* 2 sticks butter
* 1 cup sugar
* 3 whole eggs
* 1 pinch salt
In a food processor, add flour and butter and cut till relatively even. Add sugar and salt and pulse. Add eggs and pulse till evenly distributed but not overly mixed. Remove from food processor and divide into 2 halves shaped in discs. Wrap both tightly in plastic wrap. Refrigerate 1 for 1 hour. Freeze the other for next time (up to 2 weeks)
Once thoroughly chilled remove and grate into flakes on course grater. Gently spread 1/2 in removable bottom tart pan and use plastic wrap to gently press into bottom of pan. Once evenly pressed spread remaining around the edges and press to make walls of tart. Once you are happy with its looks, bake for 10 minutes or until light golden brown. Remove and gently compress bottom and sides with the back of a spoon without overly working. Let cool.

Almond Filling -
* 1 3/4 cup pulverized almonds
* 1 1/2 cup sugar
* 3 sticks unsalted, softened butter
* 3 eggs
Combine butter and sugar in kitchen aid mixer until creamy. Add pulverized almonds and continue to beat adding 1 egg at a time until filling is light and fluffy.

1 lb fresh cherries (pitted with with a pitter or by halving them) -
Pat cherries dry and spread in tart shell. Gently spread 1/2 of filling over cherries and bake at 300 for 40 minutes, checking after 25 minutes. Make sure to put foil or a baking sheet under because butter will leek out. Top should be hardened slightly having a light golden brown color. Remove and let cool for at least 1/2 hour. Use second half of tart filling with remaining tart shell within 2 weeks.
Serve seasonally with whip cream. We like to steep different flowers and our cream. In early summer pick Pinapple Guava Flowers, using spongy petals(taste them as they are delicious fresh). Steep 20 picked flours in 1 cup cream for 10 minutes. Let cool, chill and whip with a touch of sugar.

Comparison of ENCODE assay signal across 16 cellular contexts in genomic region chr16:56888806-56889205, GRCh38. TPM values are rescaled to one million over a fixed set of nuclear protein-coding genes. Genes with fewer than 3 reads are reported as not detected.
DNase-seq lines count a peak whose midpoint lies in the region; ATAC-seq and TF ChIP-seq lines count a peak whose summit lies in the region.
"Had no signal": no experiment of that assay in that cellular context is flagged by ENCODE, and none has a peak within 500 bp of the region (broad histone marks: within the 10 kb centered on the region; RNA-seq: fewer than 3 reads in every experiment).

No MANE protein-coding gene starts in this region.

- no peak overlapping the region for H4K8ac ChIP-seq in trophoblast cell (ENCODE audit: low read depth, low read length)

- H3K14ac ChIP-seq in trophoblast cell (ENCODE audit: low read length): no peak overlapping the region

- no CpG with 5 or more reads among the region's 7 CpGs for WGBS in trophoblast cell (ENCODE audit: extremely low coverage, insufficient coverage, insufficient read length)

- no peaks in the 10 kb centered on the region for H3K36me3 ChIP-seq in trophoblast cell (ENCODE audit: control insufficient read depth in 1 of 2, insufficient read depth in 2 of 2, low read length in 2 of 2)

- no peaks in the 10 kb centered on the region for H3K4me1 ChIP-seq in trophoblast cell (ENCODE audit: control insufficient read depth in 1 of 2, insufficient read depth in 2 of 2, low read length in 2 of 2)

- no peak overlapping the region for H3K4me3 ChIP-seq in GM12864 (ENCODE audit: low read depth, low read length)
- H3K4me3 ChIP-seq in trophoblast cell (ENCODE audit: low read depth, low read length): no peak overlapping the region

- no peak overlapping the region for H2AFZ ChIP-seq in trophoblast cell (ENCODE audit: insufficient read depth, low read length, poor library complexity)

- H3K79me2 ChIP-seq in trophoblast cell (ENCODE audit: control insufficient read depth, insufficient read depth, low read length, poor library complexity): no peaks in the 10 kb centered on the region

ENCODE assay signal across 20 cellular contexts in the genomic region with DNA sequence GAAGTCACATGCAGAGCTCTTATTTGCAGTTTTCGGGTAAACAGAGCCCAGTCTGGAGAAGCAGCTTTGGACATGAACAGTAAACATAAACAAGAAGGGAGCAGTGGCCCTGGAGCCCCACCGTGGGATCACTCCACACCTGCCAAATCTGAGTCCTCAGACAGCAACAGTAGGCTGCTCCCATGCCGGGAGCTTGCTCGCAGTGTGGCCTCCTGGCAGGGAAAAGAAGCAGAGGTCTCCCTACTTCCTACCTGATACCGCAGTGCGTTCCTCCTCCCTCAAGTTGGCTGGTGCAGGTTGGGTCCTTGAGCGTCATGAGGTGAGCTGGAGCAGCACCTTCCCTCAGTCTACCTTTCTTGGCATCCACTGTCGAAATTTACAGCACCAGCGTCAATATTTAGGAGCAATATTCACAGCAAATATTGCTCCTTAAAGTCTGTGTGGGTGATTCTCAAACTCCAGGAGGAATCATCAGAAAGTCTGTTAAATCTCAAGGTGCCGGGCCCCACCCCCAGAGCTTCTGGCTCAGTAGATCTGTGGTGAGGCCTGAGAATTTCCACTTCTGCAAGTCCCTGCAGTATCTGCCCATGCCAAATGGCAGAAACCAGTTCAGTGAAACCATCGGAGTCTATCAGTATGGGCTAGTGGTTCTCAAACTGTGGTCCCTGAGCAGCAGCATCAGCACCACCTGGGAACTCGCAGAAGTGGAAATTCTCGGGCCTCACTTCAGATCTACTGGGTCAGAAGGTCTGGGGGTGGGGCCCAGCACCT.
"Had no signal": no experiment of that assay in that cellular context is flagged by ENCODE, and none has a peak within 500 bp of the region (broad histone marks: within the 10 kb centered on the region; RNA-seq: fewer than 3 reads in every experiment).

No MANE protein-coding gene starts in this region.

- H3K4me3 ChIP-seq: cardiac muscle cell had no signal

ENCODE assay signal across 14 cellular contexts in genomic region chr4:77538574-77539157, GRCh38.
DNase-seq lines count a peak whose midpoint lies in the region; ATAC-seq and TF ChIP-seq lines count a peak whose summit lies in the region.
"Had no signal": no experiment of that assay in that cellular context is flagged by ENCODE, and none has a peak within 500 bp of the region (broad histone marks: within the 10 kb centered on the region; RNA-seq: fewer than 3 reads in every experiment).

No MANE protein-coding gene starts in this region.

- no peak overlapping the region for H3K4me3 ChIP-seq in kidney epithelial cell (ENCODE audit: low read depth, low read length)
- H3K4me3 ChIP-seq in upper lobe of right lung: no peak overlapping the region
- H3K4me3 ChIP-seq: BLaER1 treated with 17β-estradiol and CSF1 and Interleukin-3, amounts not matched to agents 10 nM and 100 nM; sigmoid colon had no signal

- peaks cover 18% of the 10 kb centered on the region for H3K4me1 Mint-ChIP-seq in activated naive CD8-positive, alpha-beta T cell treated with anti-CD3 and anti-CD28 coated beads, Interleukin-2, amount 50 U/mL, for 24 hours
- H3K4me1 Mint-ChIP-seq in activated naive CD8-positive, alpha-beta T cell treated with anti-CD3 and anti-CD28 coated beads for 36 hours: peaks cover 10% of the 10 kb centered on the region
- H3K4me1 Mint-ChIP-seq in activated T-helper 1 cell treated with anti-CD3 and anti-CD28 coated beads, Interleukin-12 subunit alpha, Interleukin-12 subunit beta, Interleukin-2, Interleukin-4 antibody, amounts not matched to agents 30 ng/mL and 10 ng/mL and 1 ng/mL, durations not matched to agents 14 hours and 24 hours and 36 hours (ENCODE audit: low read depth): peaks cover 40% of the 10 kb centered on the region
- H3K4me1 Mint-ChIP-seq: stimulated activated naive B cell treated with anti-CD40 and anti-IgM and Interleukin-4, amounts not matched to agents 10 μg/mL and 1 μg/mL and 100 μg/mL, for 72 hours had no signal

Community Calender


Thursday, June 12, 2014
6 PM Potluck / 7 PM Speaker
MDUUC - Owl Room at 55 Eckley Lane, Walnut Creek
These twin sisters are setting out to climb the highest peaks on each continent. The intense publicity that their climbs have generated thus far has converted the Malik sisters into role models for their peers, particularly young women, around the world.
They plan to start a novel project 'Adventure for Peace'. They believe in helping young people transition into responsible 'global citizens' by increasing their awareness and leadership qualities through adventure so they may find peace within their hearts, where peace really starts.
More info: [] [925-933-7850]
Co-sponsored with Friendly Favors
Suggested Donation: $20 (and a dish to share if attending potluck). STUDENTS FREE!
If at all possible, please rsvp so that we may inform you of any changes. No log-in required: []

Fabrice Moschetti will host his community coffee tasting amid a new show of abstract paintings by William Sievert [].